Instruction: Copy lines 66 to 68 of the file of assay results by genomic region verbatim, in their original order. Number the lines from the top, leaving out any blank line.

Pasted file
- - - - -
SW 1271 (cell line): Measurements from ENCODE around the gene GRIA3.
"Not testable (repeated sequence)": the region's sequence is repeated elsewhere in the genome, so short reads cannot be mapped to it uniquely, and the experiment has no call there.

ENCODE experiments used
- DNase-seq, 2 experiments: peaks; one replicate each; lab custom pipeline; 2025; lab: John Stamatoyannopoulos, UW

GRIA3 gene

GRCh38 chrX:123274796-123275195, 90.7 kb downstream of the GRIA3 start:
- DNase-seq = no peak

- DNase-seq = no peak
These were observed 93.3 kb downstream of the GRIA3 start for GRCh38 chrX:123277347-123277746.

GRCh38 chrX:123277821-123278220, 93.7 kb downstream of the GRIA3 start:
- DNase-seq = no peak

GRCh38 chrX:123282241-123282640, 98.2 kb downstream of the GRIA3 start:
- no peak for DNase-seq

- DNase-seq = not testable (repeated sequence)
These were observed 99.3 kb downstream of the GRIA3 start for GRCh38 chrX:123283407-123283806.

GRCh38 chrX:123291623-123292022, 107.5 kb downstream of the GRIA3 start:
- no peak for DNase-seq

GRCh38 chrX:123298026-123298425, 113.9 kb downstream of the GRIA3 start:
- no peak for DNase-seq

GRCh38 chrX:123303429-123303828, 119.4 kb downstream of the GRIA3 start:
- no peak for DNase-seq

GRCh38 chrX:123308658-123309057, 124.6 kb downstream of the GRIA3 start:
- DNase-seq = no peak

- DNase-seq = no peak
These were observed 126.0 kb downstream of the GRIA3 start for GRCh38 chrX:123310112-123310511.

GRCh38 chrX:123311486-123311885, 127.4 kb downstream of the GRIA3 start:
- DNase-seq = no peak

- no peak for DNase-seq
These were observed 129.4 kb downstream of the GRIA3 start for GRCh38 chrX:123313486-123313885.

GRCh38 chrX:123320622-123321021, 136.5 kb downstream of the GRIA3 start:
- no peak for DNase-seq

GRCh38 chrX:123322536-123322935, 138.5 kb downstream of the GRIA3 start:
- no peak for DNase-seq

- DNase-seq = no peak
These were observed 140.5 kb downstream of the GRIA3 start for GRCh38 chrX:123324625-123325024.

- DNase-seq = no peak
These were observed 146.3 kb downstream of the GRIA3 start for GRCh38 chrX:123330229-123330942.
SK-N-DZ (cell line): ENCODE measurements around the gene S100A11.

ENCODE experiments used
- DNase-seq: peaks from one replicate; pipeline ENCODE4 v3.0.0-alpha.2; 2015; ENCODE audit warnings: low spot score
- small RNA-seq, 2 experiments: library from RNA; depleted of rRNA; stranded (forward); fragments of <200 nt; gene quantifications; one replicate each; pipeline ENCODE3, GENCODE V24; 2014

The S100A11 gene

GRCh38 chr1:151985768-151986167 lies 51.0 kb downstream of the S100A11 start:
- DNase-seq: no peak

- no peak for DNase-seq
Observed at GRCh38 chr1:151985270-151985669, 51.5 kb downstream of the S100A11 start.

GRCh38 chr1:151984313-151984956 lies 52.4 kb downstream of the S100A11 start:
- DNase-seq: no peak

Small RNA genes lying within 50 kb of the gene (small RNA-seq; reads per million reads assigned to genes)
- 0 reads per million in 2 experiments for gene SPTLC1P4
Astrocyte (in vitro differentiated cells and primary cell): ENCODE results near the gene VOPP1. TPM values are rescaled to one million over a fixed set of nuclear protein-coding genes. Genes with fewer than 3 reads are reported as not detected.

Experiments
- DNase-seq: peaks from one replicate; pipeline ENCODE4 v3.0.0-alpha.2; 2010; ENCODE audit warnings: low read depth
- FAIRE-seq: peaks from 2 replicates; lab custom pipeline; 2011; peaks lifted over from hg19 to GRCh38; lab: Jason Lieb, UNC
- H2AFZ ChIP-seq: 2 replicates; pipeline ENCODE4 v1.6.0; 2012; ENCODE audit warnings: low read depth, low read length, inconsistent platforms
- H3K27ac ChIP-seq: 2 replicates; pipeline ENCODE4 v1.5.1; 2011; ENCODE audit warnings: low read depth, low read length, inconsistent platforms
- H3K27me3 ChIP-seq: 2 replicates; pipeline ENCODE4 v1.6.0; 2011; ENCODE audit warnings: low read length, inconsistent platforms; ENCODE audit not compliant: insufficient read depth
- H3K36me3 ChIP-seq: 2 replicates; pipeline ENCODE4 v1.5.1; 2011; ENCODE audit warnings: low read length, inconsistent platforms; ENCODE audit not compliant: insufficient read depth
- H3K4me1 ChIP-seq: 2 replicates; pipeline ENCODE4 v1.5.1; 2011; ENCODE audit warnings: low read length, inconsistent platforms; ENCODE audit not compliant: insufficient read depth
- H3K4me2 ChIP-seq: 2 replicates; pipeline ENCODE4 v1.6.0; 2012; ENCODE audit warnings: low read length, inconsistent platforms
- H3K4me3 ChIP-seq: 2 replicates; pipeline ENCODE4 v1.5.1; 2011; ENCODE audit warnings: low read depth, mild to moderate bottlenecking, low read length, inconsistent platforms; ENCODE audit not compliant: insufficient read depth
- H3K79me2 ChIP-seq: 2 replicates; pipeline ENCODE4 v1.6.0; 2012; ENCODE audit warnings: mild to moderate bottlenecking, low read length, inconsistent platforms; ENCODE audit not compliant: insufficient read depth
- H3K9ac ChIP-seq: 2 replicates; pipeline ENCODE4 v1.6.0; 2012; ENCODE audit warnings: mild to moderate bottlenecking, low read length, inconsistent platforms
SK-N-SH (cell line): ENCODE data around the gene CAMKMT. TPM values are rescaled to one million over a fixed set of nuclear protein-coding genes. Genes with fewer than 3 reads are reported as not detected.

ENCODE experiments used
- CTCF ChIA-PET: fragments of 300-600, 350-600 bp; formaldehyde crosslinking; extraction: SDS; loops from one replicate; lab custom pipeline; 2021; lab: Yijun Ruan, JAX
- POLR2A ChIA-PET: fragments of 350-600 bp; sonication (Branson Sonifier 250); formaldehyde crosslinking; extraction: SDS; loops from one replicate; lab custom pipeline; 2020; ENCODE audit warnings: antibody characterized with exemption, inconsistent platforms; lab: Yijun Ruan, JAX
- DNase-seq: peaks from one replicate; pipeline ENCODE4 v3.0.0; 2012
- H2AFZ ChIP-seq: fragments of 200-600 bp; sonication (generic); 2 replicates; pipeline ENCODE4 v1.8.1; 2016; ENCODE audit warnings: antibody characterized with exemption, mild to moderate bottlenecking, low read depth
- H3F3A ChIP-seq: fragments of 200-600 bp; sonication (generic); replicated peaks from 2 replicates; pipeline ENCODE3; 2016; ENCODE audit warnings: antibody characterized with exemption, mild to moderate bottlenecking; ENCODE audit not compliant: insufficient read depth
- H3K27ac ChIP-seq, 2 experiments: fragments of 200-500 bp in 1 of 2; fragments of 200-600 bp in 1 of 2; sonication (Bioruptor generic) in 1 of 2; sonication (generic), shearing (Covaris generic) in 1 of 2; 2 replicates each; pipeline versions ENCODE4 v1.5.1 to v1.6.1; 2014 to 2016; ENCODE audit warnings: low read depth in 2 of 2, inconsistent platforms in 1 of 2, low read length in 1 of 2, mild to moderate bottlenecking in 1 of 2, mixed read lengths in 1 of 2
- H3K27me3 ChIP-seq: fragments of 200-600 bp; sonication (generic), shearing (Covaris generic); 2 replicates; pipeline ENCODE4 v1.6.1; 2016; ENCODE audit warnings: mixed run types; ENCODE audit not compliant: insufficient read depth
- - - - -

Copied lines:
- CTCF ChIA-PET: fragments of 300-600, 350-600 bp; formaldehyde crosslinking; extraction: SDS; loops from one replicate; lab custom pipeline; 2021; lab: Yijun Ruan, JAX
- POLR2A ChIA-PET: fragments of 350-600 bp; sonication (Branson Sonifier 250); formaldehyde crosslinking; extraction: SDS; loops from one replicate; lab custom pipeline; 2020; ENCODE audit warnings: antibody characterized with exemption, inconsistent platforms; lab: Yijun Ruan, JAX
- DNase-seq: peaks from one replicate; pipeline ENCODE4 v3.0.0; 2012